I don't think that the multiverse account implies that it's irrational to pursue life goals or irrational to believe that pursuing life goals is meaningful or valuable. For even if the multiverse theory is true, I take it that you yourself are confined to one universe, our universe. The beings very similar to you who inhabit other universes are at best "counterparts" of you, which leaves open the question "What will you do with your life?" It may be well and good if one of your counterparts works hard to achieve wisdom, promote justice, or whatever, in some other universe. But his/her hard work isn't yours and doesn't occur in your universe. We need your shoulder to the wheel here!
I can't resist responding to one thing that Prof. Stairs says in his excellent reply: "If there's no such [necessary] being, then it might be that there's no explanation for why contingent things exist." I used to think that myself. But as I thought more about the question "Why do any contingent things exist?" I concluded that the question has a very simple answer -- indeed, many simple answers -- if it's a well-posed question in the first place, and those answers have nothing to do with any necessary being. I try to explain why in this paper.
It is indeed an interesting question, and in fact it's more than one question.
To begin with, my colleague is correct: in special relativity, length is like velocity in classical mechanics: it's a "frame-dependent" quantity. However, the theory of relativity is also a theory of absolutes; between any two points in space-time there is a quantity called the interval, and it is not frame-dependent. To put it in the jargon of relativity, the space-time of special relativity has a metric -- a generalized "distance function" -- and that metric delivers an unequivocal answer to the question of whether the interval between w and x is equal to the interval between y and z.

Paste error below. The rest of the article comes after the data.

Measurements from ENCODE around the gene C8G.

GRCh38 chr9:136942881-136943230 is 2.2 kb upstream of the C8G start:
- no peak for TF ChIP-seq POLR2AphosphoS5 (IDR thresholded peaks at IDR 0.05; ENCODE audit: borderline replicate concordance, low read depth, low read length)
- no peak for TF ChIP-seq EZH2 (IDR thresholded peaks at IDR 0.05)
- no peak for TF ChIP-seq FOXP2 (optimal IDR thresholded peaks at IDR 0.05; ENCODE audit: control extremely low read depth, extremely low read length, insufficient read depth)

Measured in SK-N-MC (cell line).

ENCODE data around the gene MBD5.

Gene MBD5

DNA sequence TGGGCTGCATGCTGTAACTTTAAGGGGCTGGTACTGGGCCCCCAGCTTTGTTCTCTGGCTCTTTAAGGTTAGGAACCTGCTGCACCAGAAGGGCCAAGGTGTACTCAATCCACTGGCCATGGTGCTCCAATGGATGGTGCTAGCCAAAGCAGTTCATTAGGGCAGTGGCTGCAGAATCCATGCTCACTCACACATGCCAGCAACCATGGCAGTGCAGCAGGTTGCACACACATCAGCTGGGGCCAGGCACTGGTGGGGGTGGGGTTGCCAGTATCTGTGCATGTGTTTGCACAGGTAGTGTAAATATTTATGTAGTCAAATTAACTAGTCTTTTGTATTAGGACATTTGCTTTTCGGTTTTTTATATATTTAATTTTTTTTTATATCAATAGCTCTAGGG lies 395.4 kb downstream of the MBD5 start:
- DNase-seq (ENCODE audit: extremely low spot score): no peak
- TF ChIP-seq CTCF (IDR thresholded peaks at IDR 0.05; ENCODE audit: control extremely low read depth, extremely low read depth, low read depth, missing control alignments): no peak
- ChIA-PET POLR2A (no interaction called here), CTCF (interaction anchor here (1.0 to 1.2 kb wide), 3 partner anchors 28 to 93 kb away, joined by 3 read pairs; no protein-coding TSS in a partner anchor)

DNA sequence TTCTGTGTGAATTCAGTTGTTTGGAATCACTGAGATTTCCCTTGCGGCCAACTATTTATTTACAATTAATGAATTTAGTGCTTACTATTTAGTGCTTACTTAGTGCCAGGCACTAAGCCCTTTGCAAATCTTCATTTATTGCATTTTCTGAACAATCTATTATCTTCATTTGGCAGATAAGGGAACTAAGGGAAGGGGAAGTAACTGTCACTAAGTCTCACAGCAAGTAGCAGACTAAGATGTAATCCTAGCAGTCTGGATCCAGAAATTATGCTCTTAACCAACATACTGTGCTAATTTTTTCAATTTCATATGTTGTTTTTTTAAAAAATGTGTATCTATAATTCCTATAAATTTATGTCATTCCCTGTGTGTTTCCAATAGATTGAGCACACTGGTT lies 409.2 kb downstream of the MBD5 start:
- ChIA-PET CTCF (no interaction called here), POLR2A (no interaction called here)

But now we have a new question: suppose that relativity says that the interval between w and x is, in fact, the same as the interval between y and z. What kind of fact is that? Suppose that the two intervals have no overlap. Doing business as usual, so to speak, we come up with the answer that the intervals are equal, but we could use a different metric function that gave a different answer, and by making adjustments elsewhere, we could make the physics work out. The physics that made the adjustments might be more unwieldy; it might involve some peculiar "universal forces," for example. However, it's not immediately clear that this shows the usual way of doing things to be ontologically privileged.
The debate we're now describing has to do with the "conventionality of the metric," and some heavyweight thinkers, not least the philosopher of science Hans Reichenbach, have argued that the metric is indeed conventional. That is, it depends on choices we make that could, in principle, have been made in a different way.
This issue has a connection to questions about meters and such. We pick out a meter by reference to the standard meter stick (or at least, that's how we used to do it.) But there's some complexity here. Suppose I take my own meter stick, lay it against the standard meter, and find that they match. While they're in contact, there's no doubt that they have the same length. But what about when they're not? Does my meter stick retain its "real" length when I move it around? (Leave issues of relativity aside for the moment. We could say things in a more complicated way that took them into account, but the issue would not really change.) Or does it contract or expand? Or is there really no absolute metaphysical fact of the matter? The conventionalists would pick this last option. When we consider the whole package of our physics and our measuring devices and our assumptions about forces, we may say that (absent unusual circumstances) the measuring rod has the same length when it's "here" as it does when it's "there." But the conventionalist would insist that saying this ultimately rests on certain stipulations or conventions.